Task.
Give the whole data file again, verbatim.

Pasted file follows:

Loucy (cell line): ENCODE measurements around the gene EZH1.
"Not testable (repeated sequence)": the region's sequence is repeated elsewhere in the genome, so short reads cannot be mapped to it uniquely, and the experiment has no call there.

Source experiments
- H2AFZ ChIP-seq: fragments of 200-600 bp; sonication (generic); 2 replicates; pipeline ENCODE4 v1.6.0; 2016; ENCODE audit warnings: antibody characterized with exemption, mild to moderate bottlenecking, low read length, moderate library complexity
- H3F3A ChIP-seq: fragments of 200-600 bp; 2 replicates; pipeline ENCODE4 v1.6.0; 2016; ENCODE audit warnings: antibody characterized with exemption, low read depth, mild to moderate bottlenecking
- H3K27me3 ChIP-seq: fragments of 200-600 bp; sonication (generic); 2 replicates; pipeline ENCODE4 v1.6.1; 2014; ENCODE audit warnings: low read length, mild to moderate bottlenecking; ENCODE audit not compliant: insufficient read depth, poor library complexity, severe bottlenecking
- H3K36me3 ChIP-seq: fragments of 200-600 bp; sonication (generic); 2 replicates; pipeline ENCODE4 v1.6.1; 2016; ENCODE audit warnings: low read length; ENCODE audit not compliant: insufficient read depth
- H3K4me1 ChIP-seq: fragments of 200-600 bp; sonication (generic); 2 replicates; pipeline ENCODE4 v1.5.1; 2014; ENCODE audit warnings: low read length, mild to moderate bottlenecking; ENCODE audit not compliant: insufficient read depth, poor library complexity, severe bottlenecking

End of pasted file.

Loucy (cell line): ENCODE measurements around the gene EZH1.
"Not testable (repeated sequence)": the region's sequence is repeated elsewhere in the genome, so short reads cannot be mapped to it uniquely, and the experiment has no call there.

Source experiments
- H2AFZ ChIP-seq: fragments of 200-600 bp; sonication (generic); 2 replicates; pipeline ENCODE4 v1.6.0; 2016; ENCODE audit warnings: antibody characterized with exemption, mild to moderate bottlenecking, low read length, moderate library complexity
- H3F3A ChIP-seq: fragments of 200-600 bp; 2 replicates; pipeline ENCODE4 v1.6.0; 2016; ENCODE audit warnings: antibody characterized with exemption, low read depth, mild to moderate bottlenecking
- H3K27me3 ChIP-seq: fragments of 200-600 bp; sonication (generic); 2 replicates; pipeline ENCODE4 v1.6.1; 2014; ENCODE audit warnings: low read length, mild to moderate bottlenecking; ENCODE audit not compliant: insufficient read depth, poor library complexity, severe bottlenecking
- H3K36me3 ChIP-seq: fragments of 200-600 bp; sonication (generic); 2 replicates; pipeline ENCODE4 v1.6.1; 2016; ENCODE audit warnings: low read length; ENCODE audit not compliant: insufficient read depth
- H3K4me1 ChIP-seq: fragments of 200-600 bp; sonication (generic); 2 replicates; pipeline ENCODE4 v1.5.1; 2014; ENCODE audit warnings: low read length, mild to moderate bottlenecking; ENCODE audit not compliant: insufficient read depth, poor library complexity, severe bottlenecking